Osteospermum hybrids

Osteospermum cultivars in the garden of Alice Collins, Sydney

Sometimes known as South African sailor boy daisies, these shrubby perennial plants grow to a height of between 30cm and 1m. The simple daisy blooms open when the sun is shining, and their main flowering season is late winter and spring. They are tough, drought-tolerant plants and do best in poor, dry, well-drained soil in full sun. They will actually not perform well if the soil is rich and well watered!

Pale-centred white Osteospermum cultivar

Modern named types are more compact than the original rather sprawling ones, and yellow and orange versions have been added to the traditional pink, white and purple flower range, though these old ones are probably the toughest performers. Most have dark blue centre to their flowers, which in the case of the sparkling whiter-than-white form gave rise to the common name of 'sailor boy' as they do have a distinctively naval look. There is a white version with a pale centre, which is attractive. There are also a couple of forms with unusual crimped petals. They do have a tendency to self-seed so should be grown with caution near bushland areas and cut back hard after flowering. They may exhaust themselves after a few years, when they should be replaced with a softwood cutting taken in spring.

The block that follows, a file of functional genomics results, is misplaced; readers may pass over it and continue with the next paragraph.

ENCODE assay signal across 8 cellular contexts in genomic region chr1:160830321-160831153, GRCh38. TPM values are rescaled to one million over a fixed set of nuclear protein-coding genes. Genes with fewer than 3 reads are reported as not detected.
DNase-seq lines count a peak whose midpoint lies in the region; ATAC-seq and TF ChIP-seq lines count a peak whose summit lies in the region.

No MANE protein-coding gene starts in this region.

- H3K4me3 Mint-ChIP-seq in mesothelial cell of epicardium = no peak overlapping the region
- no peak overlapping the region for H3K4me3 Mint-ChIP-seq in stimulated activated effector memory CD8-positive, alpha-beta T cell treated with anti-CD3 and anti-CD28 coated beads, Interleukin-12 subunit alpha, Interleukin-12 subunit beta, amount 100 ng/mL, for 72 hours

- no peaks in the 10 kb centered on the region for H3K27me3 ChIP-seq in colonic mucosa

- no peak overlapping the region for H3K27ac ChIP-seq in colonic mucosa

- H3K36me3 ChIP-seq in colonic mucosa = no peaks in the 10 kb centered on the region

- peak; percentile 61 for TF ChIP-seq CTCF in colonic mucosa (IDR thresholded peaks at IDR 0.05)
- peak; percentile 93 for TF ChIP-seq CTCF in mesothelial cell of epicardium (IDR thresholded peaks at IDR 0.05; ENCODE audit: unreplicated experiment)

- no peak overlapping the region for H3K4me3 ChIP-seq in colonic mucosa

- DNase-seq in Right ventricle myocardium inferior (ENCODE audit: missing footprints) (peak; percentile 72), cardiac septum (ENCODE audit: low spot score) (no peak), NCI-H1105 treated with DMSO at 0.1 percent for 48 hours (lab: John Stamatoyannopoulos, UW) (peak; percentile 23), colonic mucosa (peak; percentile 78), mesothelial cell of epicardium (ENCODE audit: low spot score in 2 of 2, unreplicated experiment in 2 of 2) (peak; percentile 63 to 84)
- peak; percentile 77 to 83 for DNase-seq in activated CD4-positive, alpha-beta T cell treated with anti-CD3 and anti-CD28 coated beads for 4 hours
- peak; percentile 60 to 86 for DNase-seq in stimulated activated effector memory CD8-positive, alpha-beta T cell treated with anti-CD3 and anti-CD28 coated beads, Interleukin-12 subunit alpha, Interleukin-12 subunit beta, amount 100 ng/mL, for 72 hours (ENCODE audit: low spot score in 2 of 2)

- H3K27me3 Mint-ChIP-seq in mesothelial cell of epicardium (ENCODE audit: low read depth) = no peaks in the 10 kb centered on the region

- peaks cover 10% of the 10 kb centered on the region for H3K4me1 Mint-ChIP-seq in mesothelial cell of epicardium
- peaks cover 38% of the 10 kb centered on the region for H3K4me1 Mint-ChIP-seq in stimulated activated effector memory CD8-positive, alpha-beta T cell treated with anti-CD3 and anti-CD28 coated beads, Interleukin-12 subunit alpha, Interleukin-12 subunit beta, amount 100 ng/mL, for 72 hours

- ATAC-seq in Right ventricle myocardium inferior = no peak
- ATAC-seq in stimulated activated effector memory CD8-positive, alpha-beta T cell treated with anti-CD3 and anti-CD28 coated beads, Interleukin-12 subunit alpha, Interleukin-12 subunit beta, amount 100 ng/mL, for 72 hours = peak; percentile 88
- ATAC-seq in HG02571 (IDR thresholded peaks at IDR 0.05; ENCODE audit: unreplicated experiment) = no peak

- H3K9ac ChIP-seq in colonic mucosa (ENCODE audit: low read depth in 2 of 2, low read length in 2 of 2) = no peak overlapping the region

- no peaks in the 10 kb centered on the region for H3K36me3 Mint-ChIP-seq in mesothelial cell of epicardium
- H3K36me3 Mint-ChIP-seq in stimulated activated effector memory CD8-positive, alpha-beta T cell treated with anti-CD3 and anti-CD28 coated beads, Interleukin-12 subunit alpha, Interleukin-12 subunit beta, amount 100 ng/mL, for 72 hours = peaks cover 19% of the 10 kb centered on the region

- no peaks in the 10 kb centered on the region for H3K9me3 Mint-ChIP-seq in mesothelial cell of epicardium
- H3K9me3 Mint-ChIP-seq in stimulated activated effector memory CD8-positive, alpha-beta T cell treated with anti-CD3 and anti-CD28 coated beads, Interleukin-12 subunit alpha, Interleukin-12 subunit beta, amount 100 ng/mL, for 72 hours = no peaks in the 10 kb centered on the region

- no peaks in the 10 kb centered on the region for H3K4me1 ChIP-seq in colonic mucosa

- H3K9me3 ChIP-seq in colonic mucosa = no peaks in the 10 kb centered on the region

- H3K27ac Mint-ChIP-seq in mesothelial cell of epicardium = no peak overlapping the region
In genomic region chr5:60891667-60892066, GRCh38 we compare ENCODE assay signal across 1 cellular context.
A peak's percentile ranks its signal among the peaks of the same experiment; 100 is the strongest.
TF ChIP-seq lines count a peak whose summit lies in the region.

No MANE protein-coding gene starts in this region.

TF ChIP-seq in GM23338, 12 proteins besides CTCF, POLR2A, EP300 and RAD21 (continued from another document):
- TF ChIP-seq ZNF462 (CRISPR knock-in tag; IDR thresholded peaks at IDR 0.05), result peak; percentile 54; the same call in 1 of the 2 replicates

They combine well in the garden with other plants which enjoy sun and well-drained soil and which bloom in spring, such as Coleonema, marguerite daisies, lavender, wallflowers, and Euphorbia species and cultivars. The more compact sorts can be grown in a large container in a sunny spot.

Flowers in August, September, October, November.

 Out now in my Sydney Garden.